Review: ‘Shakespeare in Love’ is a ‘home run homage to the Bard’

A scene from the Utah Shakespeare Festival’s 2017 production of "Shakespeare in Love," Cedar City, Utah, date not specified | Photo by Karl Hugh, courtesy of the Utah Shakespeare Festival, St. George News

REVIEW — Who knows why it has taken nearly 20 years for the stage adaptation of “Shakespeare in Love” to arrive, but the Utah Shakespeare Festival’s delightful version proves to be worth the wait.

The well-known film that won the Oscar for best picture (controversially beating out “Saving Private Ryan”) is followed closely in Lee Hall’s brilliant stage adaptation of Marc Norman and Tom Stoppard’s screenplay. Coupled with director Brian Vaughn’s lively direction, the festival’s version is lighter, funnier and overall more entertaining than the excellent movie.

Quinn Mattfeld (left) as Will Shakespeare and Betsy Mugavero as Viola de Lesseps in the Utah Shakespeare Festival’s 2017 production of “Shakespeare in Love,”
Cedar City, Utah, date not specified | Photo by Karl Hugh, courtesy of the Utah Shakespeare Festival, St. George News

This heightened comic spirit is no doubt aided by the choice of veteran festival actor Quinn Mattfield as the Bard – a self-deprecating, worrisome author, who, when the play opens, is experiencing writer’s block. Mattfield is less the brooding, soulful Shakespeare portrayed by Joseph Fiennes in the film and more the hilariously tortured soul, owning to Mattfield’s superlative comic gifts.

With Mattfield on stage you never know how many of his humorous choices are improvisational, but that works perfectly in this part-farce, part-parody, part-romantic drama.

As Bard groupie Viola, who dares defy the prohibition against women on stage, Betsy Mugavero displays a winsome comic touch herself. Whether pretending to be male wannabe actor Thomas Kent or displaying the necessary radiance as Juliet, who inspires Shakespeare’s legendary tragedy of “two star cross’d lovers,” Mugavero shines. (Not coincidentally, Mugavero, married to co-star Mattfield offstage, was also cast as Capulet’s daughter in Utah Shakespeare Festival’s “Romeo and Juliet” this season.)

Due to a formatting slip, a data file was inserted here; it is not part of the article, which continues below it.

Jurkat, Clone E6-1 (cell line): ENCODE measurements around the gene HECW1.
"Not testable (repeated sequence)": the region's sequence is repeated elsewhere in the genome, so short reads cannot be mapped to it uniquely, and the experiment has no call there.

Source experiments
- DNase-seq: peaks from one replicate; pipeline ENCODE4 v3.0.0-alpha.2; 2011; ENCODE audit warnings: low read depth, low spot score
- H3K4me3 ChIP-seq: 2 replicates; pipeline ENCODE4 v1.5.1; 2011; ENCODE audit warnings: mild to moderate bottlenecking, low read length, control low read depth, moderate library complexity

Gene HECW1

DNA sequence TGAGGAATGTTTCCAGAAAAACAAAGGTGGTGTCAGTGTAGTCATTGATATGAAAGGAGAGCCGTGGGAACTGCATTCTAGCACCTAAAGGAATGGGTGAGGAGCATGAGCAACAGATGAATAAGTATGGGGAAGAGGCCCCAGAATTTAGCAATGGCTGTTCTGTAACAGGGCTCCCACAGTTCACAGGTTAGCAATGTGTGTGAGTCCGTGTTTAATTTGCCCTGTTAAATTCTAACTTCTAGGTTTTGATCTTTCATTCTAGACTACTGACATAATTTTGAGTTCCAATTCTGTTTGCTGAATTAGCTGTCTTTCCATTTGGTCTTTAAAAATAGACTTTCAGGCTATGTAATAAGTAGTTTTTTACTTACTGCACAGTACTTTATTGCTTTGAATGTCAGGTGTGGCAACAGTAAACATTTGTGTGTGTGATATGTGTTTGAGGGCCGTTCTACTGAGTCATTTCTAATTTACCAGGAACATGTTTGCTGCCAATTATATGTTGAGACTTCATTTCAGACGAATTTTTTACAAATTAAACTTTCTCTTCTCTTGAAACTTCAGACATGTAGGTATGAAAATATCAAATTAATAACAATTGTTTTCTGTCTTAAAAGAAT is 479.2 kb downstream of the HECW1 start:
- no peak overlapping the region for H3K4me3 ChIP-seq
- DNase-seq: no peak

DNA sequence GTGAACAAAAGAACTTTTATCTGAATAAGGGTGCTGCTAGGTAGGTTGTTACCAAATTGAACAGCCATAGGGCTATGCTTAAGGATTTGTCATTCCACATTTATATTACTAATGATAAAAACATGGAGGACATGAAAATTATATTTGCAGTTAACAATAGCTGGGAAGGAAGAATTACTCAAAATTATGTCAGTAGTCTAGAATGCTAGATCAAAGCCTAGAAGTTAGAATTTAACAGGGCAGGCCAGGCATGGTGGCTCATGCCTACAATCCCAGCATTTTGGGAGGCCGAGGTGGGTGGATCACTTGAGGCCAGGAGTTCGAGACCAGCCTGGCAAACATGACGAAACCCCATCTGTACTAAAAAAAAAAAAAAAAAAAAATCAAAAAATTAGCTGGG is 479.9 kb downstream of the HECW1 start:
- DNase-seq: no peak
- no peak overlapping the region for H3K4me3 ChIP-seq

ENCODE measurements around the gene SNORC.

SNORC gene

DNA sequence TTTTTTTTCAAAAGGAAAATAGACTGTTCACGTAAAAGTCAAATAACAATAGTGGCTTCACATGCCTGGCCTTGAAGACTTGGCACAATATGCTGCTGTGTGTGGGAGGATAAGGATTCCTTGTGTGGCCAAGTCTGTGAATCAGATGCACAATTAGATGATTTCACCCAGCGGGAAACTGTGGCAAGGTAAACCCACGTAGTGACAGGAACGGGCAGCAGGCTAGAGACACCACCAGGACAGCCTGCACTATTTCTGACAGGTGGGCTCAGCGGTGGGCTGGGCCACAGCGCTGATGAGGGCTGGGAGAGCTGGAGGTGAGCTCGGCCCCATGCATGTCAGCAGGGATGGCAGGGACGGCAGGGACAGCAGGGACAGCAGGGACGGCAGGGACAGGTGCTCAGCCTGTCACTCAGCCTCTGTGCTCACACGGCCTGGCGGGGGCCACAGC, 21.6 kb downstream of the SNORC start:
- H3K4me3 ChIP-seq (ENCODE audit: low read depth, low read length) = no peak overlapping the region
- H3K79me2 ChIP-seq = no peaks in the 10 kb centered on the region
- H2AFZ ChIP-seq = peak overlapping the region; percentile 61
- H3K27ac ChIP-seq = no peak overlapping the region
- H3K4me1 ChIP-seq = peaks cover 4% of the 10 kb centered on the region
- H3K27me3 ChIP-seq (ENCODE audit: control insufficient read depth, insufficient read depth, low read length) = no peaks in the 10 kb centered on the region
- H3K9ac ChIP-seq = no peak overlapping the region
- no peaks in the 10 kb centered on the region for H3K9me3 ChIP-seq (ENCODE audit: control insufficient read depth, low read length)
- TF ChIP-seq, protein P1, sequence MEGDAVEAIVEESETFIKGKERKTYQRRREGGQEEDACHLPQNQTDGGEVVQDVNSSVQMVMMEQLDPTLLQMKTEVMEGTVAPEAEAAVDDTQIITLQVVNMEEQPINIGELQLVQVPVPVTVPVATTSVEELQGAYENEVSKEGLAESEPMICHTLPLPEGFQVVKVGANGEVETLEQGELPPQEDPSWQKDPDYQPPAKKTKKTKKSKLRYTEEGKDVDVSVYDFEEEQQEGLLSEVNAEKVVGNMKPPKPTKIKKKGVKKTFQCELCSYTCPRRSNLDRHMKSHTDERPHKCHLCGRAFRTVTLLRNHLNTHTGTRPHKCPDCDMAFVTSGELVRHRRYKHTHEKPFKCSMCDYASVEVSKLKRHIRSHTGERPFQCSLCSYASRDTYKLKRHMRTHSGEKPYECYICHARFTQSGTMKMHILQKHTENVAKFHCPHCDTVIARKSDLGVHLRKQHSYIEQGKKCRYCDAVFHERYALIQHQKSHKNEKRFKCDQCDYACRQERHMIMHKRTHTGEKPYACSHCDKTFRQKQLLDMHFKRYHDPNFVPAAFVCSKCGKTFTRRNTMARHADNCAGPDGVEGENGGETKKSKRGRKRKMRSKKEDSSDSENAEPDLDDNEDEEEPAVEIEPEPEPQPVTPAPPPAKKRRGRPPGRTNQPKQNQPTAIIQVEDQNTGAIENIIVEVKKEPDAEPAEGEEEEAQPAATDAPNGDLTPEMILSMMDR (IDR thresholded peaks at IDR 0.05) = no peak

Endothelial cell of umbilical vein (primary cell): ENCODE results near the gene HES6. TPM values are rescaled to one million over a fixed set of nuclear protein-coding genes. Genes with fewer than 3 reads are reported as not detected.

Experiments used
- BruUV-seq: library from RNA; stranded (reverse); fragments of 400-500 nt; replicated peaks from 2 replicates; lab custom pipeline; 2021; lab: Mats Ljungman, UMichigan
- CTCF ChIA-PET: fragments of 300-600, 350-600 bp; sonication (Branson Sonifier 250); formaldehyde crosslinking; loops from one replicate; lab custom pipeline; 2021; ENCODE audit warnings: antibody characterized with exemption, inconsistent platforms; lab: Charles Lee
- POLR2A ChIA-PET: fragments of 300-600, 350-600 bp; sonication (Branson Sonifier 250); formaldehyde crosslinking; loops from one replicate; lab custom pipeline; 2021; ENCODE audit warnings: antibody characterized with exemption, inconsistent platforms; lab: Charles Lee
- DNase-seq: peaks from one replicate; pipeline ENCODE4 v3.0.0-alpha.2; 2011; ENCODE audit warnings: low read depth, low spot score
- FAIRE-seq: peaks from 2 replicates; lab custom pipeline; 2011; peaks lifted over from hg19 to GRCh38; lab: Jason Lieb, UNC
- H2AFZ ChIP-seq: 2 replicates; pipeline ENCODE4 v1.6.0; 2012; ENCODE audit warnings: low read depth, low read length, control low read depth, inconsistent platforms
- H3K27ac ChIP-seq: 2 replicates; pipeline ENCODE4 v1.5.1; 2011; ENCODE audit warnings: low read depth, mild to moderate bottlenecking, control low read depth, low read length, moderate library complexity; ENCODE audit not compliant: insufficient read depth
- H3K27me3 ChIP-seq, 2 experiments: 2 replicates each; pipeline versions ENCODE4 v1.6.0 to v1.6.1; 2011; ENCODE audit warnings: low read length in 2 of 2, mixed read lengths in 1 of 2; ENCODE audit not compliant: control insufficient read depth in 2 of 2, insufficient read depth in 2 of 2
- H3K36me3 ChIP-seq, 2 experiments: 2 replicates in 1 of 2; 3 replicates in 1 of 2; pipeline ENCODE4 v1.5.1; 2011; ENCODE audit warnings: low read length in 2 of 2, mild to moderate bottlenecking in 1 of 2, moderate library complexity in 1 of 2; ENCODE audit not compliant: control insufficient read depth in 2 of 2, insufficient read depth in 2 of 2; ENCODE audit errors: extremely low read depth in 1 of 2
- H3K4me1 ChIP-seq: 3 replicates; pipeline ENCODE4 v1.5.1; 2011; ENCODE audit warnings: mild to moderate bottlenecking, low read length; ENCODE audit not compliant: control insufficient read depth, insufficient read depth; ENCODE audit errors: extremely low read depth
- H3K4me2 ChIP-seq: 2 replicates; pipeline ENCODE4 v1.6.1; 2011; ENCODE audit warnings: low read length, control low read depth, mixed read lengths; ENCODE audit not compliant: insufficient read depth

The role of fellow writer, nemesis, and loyal friend Kit Marlowe is beefed up for the stage adaptation, and Shane Kenyon masterfully performs the weightier character with panache.

The musical embellishments are subtle but significant, and the costumes are customarily excellent.

The festival’s “Shakespeare in Love” is a little too long, but it is rarely dull and is a perfectly pleasant primer for those new to Shakespeare’s work. It’s a celebratory affirmation for festival veterans who will relish the hilarious fictional backstory of a legend’s struggle to find his gift while discovering his true love in the process.

On this cloudless night at the outdoor Elizabethan-style Engelstad Theater, now in its sophomore year, one can’t imagine a better venue in which to witness this home run homage to the Bard.

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Event details

  • What: Utah Shakespeare Festival’s “Shakespeare in Love.”
  • Where: Engelstad Theatre at the Utah Shakespeare Festival, 299 W. Center St., Cedar City.
  • When: Runs through Sept. 8, in revolving repertory with other shows.
  • Tickets: $32 to $77, with discounts for groups, students and seniors; 1-800-752-9849 (PLAYTIX) or www.bard.org.

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